Energy management systems – Essential Guide

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Energy management systems – Essential Guide

Enterprise energy management systems can help to lower an enterprise’s carbon footprint and make the data centre more environmentally friendly, with the ultimate aim to reduce operational costs through more efficient use of IT resources. 

What is the purpose of an energy management system?

Building energy management systems could involve implementing a specialised energy management control system, or energy management software package, with the aim being to reduce the carbon footprint of the business and lower IT costs through more efficient uses of power.

Energy management systems are an extension of traditional systems management tools such as CA Unicenter, IBM Tivoli or HP Openview.

However, the focus of energy management systems is on energy efficiency, rather than the broader discipline of systems management, which often focuses on application and network monitoring and performance.

What are the core components of energy management?

Enterprise energy management involves the whole of the business, and can touch any of its systems, from the data centre to the front end PCs.

Manufacturers of processors, PCs, laptops and peripherals have all been working to reduce their energy footprint. Most now offer low-energy, high-performance, business-grade PCs incorporating power-saving features.

Energy management can include powering down certain systems to ensure they save on power; or sharing resources through virtualisation or grid technology.

It can also involve monitoring and management of power usage of servers and mainframes.

At a more granular level, energy management can involve the way individual components are powered, alternative cooling technologies, or server and storage systems that draw less power or create less heat.

How can energy management systems benefit the data centre?

Energy efficient, or green data centres will, first of all, benefit the environment, because they draw less power and require less energy to be produced.

As a result, data centre components are able to run more efficiently and require less cooling, and this in turn draws less power overall.

From an IT director’s perspective, energy efficient data centres can lead to lower cost data centres, as fuel bills fall and machines fail less frequently, and even take up less space.

How can energy management systems benefit PC users?

The cost reductions from better energy management are worth the effort according to experts. For example, global law firm Freshfields Bruckhaus Deringer expects to save £85,000 a year with a PC power management tool from IT Energy to cut power costs on its 5,600 PCs by 34%.

In addition to saving nearly a megawatt of energy per year, the project will reduce company-wide CO2 equivalent emissions by 4%.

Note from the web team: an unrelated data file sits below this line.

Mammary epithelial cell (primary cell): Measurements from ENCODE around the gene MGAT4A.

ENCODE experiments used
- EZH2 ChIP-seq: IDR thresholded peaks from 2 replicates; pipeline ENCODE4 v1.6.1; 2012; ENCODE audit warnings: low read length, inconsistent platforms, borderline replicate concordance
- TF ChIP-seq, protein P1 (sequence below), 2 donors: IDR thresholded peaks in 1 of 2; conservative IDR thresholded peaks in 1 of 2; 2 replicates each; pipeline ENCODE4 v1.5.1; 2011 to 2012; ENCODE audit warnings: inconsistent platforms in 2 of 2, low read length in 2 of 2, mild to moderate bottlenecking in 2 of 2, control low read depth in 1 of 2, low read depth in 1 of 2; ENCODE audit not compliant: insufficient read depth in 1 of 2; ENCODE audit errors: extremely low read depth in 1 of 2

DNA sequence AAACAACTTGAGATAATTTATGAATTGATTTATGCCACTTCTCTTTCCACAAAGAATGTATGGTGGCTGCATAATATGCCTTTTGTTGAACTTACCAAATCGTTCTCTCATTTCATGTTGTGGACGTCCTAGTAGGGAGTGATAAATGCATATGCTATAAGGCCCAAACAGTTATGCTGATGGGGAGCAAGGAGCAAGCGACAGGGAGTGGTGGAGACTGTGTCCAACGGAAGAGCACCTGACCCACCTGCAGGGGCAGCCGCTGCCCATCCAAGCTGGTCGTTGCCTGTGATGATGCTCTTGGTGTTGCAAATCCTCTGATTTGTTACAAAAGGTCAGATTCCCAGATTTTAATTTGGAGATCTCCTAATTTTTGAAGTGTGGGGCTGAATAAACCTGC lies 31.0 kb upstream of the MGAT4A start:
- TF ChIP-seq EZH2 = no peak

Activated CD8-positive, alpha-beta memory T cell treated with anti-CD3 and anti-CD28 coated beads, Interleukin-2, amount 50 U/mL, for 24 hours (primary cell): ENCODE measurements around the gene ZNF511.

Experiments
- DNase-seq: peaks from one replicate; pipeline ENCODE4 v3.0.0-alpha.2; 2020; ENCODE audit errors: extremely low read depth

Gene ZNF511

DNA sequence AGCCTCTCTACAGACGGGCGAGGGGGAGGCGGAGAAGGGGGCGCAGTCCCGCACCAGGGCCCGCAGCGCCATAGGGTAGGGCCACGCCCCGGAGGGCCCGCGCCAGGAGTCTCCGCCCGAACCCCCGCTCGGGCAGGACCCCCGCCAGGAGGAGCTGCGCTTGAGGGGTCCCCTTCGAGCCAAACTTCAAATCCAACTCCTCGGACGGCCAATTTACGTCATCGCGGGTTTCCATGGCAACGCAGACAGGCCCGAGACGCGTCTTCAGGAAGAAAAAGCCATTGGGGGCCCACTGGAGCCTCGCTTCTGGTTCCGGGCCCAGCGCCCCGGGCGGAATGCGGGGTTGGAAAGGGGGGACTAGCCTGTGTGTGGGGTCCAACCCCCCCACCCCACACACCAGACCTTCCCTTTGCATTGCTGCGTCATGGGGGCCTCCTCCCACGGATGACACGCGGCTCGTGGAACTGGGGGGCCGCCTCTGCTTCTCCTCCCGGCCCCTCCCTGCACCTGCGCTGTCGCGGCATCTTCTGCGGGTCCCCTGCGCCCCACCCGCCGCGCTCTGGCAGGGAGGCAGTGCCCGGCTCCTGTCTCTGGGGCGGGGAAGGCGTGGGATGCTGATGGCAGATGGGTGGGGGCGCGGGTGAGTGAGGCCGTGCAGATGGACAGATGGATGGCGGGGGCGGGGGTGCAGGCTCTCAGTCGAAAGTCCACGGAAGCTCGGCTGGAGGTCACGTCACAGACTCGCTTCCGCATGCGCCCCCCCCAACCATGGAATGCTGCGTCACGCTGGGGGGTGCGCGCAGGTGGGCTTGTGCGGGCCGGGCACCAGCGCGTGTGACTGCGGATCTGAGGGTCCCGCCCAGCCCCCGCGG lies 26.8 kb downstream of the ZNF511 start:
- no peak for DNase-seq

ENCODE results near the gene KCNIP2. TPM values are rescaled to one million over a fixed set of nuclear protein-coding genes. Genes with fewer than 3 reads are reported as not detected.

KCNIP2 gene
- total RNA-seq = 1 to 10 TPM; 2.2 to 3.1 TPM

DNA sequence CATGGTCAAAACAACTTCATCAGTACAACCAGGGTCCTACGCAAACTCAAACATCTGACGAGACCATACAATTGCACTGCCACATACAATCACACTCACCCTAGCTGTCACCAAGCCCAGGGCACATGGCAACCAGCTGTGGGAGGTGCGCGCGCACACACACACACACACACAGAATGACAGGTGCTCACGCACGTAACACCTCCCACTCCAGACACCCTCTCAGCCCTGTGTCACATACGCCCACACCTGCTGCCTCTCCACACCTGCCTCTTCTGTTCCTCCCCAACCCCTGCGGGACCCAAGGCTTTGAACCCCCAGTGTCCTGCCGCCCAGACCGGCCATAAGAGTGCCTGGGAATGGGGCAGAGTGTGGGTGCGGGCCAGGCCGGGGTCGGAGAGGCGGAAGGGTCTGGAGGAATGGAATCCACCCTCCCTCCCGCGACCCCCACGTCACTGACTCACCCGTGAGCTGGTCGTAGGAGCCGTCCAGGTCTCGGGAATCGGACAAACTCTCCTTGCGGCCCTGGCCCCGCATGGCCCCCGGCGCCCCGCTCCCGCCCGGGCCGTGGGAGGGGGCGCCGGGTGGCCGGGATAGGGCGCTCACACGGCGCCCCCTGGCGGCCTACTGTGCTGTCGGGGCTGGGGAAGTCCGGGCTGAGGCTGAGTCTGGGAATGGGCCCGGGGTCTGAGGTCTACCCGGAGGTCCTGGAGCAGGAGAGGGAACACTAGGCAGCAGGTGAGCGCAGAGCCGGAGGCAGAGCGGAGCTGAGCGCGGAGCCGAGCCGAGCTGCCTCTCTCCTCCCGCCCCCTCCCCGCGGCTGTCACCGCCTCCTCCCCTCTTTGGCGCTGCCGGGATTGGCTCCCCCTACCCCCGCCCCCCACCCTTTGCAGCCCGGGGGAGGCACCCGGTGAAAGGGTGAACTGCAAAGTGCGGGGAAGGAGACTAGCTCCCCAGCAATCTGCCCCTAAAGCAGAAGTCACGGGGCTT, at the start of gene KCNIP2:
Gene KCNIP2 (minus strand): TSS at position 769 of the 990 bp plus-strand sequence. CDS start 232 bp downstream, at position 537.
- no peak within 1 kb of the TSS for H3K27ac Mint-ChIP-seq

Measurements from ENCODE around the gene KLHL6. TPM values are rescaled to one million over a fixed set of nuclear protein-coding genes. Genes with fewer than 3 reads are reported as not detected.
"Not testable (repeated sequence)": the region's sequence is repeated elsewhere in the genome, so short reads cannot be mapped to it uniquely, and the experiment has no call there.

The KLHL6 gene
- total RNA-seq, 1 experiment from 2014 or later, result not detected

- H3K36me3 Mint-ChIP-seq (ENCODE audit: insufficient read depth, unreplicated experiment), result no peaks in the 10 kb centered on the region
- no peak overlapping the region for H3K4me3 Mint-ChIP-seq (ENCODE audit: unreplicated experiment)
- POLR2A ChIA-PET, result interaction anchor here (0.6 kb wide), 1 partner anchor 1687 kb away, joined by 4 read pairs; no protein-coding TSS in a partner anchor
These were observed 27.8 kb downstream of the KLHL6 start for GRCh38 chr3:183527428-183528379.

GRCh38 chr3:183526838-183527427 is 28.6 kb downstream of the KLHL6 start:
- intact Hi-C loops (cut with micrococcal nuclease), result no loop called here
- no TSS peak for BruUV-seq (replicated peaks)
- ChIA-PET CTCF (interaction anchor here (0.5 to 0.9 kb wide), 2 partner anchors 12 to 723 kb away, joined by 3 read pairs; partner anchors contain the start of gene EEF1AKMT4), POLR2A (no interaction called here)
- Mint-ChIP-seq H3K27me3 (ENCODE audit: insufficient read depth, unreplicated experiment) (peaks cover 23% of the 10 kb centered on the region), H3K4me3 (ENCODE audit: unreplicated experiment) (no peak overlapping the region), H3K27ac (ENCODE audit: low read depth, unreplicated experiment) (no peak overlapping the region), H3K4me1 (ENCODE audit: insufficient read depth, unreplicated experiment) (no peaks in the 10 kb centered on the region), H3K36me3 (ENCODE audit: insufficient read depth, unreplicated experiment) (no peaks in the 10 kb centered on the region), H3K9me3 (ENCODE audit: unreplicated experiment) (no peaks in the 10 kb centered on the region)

How are software vendors helping to provide energy management tools?

Leading enterprise software vendors such as IBM are offering tools to help companies to lower their carbon footprints.

In the case of IBM, it has designed software to help businesses use its Tivoli, Lotus and WebSphere product families more energy efficiently.

The company's Software for a Greener World initiative includes software designed to help businesses address the growing need to maximise energy efficiency and reduce costs associated with power and cooling.

Tivoli Monitoring software is designed to provide energy management information that enables the optimisation of data centre and facility assets.

Other products covered by the initiative include WebSphere Virtual Enterprise, which provides application infrastructure virtualisation for lowering operational and energy costs.

How about other vendors?

Networking vendors are also selling enterprise energy management systems. Cisco argues that its Unified Computing architecture will save IT departments 20% on their hardware costs and 30% on IT running costs, compared with traditional systems.

The Unified Computing System brings together computing, network, storage access, and virtualisation resources in a single energy efficient system, the company said.

It promises to optimise virtualisation, reduce data centre costs, and allow dynamic resource provisioning.

How popular are energy management systems?

A survey from 2008 found that 65% of UK firms have no policy in place to improve their energy efficiency, although half of these businesses did intend to adopt an energy management system within 12 months.

However, a number of large corporates and service providers have now invested in green data centres and procedures, and the picture has improved on 12 months ago, as firms start to be persuaded of the benefits of going green.

 

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This was first published in August 2009

 

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